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Abstract pick up and deliver with tile placement. For having a strong spacial element, I wasn't expecting much. But it was more fun than I thought, and happy to have played it a few times.
Very brain burning but not in a fun way. The main scoring mechanism is frustrating since you have to constantly re-calculate acceptable temple positions. Bonus card iconography is confusing. There is not enough variety in actions for an hour-long game. Components are of nice quality but functionality suffers - the boats, for example, cover up the available routes.
A tile laying, pick up and deliver game This game can be very "puzzly" and some people struggle in their first playthrough just simply trying to orient their maps correctly. Once you "get it" the game is actually quite elegant.
GAMEPLAY Akrotiri is a pick-up-and-deliver game that features tile laying and two types of secret goal cards. Players lay down tiles that create new parts of islands, trade routes, and icons indicating certain landmarks. Then, they take a number of actions depending on how many temples they’ve excavated. Actions include movement, portage, getting a new tile, picking up resources, delivering resources, buying new map cards, or excavating temples. This last action is the meat of the game as the first player to excavate all their temples triggers the end of the game. Players then tally up points for their completed map cards and secret goal cards. THOUGHTS This is a decently meaty two-player game that is done and dusted in about 45-60 minutes. There are several considerations when planning your turn: where to place the tile so that routes, island shapes, and icons best match your interests; which action is going to be most beneficial for excavating or getting resources and selling them to the market; and how to beat your opponent to the best spots while meeting the criteria of your map and goal cards. The theme is fairly non-existent but, yet, a big selling point for me is the beauty of the game and its table presence. Akrotiri doesn’t blow my mind but I enjoy it and am happy to play it once or twice a year. PROS -The tiles are beautiful to look at and fit together to make all sorts of amazing island shapes. -Tiles, cards, ships, and cubes are all solid and good quality. -The map mechanic where you’re trying to lay tile icons in such a way as to fulfill the criteria of the map card is novel and interesting. -After you get past how map cards work, the rules are fairly straightforward making this an easy game to teach and play. -Satisfying pick-up-and-deliver gameplay. NEUTRAL -Akrotiri ends up being a sprawling game and requires a good deal of table space. CONS -The main board and player boards are just a thin bit of cardstock. Wish these were the same type of cardboard as the tiles. -Strategy feels the same from game to game: Always get the best paying map cards possible and try to excavate temples with them.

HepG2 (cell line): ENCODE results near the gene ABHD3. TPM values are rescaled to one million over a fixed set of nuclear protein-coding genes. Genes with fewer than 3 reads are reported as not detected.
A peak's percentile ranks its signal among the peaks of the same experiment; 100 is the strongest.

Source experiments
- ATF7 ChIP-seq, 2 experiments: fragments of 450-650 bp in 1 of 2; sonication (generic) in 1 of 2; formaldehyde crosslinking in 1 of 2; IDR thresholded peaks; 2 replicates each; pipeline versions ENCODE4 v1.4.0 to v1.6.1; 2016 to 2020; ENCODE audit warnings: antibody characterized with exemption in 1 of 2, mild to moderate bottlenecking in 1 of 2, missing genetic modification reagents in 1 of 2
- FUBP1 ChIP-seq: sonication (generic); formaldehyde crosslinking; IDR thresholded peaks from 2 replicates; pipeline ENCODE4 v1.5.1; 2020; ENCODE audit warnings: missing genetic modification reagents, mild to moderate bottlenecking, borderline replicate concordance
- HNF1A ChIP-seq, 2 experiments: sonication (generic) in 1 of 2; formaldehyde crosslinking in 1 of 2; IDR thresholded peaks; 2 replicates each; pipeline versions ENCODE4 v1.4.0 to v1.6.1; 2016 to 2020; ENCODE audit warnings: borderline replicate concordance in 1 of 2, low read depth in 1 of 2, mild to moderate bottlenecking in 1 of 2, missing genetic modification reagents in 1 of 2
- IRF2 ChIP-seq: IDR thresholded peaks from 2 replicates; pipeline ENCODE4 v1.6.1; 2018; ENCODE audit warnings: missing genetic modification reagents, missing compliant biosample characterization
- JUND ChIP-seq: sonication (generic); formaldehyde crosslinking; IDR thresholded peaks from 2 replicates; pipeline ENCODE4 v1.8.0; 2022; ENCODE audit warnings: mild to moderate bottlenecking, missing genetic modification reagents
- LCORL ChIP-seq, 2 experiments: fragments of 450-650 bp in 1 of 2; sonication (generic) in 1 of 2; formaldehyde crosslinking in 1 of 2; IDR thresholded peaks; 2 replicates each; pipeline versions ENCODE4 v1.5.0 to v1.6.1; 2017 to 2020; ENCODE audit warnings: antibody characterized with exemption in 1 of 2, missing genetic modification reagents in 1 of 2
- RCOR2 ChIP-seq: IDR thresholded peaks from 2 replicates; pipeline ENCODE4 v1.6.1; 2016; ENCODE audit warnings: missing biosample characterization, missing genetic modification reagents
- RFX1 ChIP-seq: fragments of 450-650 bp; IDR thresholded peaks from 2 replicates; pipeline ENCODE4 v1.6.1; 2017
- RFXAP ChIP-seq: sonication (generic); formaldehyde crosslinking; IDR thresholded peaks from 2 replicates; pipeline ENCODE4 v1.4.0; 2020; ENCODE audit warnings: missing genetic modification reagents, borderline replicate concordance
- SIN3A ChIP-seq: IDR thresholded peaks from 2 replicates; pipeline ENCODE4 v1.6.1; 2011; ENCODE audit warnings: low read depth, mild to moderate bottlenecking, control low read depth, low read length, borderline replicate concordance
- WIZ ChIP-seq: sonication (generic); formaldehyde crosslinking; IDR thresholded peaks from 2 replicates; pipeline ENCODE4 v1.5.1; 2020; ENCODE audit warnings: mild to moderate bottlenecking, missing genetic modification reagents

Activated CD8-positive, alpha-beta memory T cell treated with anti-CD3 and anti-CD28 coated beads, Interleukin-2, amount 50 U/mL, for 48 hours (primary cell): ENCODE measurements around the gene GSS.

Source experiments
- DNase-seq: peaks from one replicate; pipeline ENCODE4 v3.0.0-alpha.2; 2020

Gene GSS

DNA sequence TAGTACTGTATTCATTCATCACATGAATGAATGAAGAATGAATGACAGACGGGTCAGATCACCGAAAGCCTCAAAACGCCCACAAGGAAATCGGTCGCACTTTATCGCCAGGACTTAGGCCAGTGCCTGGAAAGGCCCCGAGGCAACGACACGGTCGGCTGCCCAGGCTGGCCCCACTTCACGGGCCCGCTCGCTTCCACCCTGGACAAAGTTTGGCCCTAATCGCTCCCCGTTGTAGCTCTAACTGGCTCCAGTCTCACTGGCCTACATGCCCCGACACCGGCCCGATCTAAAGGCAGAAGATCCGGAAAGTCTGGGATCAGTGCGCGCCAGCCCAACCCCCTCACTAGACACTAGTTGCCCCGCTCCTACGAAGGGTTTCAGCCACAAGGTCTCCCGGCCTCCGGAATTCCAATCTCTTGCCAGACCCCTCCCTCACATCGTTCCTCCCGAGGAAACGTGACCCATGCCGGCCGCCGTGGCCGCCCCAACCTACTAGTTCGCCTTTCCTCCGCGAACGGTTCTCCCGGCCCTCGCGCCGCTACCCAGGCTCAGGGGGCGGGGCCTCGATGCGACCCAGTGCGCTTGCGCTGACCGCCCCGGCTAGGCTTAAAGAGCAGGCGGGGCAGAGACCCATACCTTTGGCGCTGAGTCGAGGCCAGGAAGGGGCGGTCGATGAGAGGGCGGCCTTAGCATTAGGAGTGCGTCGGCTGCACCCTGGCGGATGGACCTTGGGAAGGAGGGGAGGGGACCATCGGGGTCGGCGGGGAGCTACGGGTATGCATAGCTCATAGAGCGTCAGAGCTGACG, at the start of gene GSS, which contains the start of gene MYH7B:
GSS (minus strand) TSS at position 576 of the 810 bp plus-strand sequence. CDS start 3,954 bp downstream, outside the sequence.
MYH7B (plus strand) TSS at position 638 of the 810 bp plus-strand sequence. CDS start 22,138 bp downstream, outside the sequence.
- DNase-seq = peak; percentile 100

The map-building aspect of Akrotiri is both beautiful and fulfilling. The tiles look great as they slowly encompass the table, and the temples and boats are nice additions. Managing to satisfy your temple cards, while also ensuring an accessible route to it is neither complex or simple, but remains satisfying. Correctly choosing to pursue medium or hard temple cards is critical to controlling the pace of play, but the goal cards can be leveraged to unsuspectingly snatch victory from your opponent. The goal-drafting variant is a necessity to reduce what can otherwise be an unwarranted swing of luck near the end game. Akrotiri is easy on the eyes and the mind, making it a great cool down game.
(3/17) 8. A really interesting 2 player game with a lot of interesting aspects/mechanics. Tile laying, victory conditions based on spatial relativity (I think that describes it?), available action points which increase as those conditions get met... just a very unique, interesting game. Enjoyed it much more than I expected. (10/17) Drop to 7. Just don't play 2 players too often, but have my own copy coming, so that might help!